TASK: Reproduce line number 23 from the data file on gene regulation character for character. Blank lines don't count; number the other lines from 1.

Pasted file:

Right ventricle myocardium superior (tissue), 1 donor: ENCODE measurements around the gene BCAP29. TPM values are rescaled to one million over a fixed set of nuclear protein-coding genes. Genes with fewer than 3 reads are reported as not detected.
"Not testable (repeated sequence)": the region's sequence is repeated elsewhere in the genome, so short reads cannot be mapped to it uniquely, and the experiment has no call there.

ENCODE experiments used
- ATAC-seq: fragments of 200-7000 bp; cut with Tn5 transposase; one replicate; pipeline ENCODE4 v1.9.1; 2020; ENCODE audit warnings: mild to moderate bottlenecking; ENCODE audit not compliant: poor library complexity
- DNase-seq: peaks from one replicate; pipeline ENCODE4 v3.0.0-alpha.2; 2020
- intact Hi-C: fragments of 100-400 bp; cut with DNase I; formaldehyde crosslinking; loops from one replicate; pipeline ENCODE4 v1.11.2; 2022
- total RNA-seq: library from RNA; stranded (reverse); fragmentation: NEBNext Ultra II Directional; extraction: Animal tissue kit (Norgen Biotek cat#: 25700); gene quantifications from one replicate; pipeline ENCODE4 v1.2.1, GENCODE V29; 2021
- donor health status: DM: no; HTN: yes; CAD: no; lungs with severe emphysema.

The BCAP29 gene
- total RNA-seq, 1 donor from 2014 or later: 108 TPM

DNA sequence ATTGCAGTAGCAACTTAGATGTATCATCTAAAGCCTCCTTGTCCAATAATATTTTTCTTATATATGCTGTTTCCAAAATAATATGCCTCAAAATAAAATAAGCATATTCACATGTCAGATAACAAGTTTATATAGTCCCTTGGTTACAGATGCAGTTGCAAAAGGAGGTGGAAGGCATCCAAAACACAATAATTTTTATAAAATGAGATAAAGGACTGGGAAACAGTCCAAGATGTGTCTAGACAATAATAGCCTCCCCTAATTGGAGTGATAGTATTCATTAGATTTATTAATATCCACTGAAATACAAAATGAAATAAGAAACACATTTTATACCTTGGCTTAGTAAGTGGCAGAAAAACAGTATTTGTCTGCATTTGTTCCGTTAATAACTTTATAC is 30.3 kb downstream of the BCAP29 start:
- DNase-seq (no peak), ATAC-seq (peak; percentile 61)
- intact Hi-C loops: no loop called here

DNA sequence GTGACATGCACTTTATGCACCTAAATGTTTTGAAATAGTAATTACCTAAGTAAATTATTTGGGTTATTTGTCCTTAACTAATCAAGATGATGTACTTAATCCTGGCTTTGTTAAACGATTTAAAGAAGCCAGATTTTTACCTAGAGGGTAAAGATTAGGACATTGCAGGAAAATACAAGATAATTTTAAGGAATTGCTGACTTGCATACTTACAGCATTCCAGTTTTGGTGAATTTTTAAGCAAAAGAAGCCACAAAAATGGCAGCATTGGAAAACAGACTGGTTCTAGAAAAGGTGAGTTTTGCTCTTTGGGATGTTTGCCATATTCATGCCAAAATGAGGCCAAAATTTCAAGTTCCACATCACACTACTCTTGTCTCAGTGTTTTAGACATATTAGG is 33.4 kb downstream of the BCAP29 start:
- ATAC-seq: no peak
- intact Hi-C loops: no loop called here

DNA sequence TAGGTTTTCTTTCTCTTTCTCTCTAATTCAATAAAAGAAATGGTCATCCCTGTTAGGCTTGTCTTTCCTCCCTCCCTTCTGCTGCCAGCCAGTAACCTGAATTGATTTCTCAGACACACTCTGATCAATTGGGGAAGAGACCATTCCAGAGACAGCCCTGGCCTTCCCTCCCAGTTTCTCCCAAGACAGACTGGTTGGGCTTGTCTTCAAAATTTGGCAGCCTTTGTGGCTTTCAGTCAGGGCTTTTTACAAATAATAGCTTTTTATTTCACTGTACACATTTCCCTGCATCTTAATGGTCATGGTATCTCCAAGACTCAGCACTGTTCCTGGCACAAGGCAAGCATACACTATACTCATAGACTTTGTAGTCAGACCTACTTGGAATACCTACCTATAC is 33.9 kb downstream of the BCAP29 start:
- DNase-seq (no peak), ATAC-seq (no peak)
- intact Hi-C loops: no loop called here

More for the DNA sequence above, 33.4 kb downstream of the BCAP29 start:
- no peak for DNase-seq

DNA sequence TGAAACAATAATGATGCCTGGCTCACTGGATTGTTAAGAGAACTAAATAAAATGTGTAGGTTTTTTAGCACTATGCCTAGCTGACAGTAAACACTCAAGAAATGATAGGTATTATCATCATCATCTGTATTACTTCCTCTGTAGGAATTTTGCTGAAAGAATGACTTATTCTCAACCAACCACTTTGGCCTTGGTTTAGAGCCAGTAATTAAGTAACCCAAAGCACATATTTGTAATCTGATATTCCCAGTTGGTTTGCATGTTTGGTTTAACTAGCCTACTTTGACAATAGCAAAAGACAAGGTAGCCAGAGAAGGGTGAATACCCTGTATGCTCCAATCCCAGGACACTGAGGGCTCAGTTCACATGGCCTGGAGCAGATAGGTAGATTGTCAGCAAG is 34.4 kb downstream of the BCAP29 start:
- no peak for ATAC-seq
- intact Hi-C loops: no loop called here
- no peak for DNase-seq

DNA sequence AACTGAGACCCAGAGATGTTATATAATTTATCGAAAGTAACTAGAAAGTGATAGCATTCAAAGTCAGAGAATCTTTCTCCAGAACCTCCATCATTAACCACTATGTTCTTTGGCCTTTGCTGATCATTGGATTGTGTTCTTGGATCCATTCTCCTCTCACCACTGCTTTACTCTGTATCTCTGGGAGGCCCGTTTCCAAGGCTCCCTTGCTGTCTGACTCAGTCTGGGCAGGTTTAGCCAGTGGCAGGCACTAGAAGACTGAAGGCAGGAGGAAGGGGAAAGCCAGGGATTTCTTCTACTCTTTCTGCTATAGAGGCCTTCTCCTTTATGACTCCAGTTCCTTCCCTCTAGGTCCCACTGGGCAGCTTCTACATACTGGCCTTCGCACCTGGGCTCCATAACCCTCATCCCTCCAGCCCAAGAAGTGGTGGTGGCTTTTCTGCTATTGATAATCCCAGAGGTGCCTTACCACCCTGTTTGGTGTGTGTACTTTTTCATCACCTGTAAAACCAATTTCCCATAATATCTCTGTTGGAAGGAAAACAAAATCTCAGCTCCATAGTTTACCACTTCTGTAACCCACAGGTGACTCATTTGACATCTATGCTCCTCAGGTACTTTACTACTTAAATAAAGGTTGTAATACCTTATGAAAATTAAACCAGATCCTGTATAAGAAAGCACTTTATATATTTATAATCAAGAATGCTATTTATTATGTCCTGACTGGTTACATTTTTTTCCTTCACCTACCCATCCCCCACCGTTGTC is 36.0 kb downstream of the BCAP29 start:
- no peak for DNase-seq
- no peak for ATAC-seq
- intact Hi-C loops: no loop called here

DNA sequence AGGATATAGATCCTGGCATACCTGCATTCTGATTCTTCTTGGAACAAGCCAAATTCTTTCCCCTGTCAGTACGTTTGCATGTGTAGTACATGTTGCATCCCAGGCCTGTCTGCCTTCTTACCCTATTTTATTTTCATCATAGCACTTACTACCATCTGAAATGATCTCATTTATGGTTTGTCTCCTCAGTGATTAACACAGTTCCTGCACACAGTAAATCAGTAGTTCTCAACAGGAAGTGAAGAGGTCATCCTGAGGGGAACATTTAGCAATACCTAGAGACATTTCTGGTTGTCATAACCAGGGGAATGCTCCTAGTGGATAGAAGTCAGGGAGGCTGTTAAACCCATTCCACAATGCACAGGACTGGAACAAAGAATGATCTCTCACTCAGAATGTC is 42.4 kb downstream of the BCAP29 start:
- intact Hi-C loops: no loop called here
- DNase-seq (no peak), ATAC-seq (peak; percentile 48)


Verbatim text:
- no peak for ATAC-seq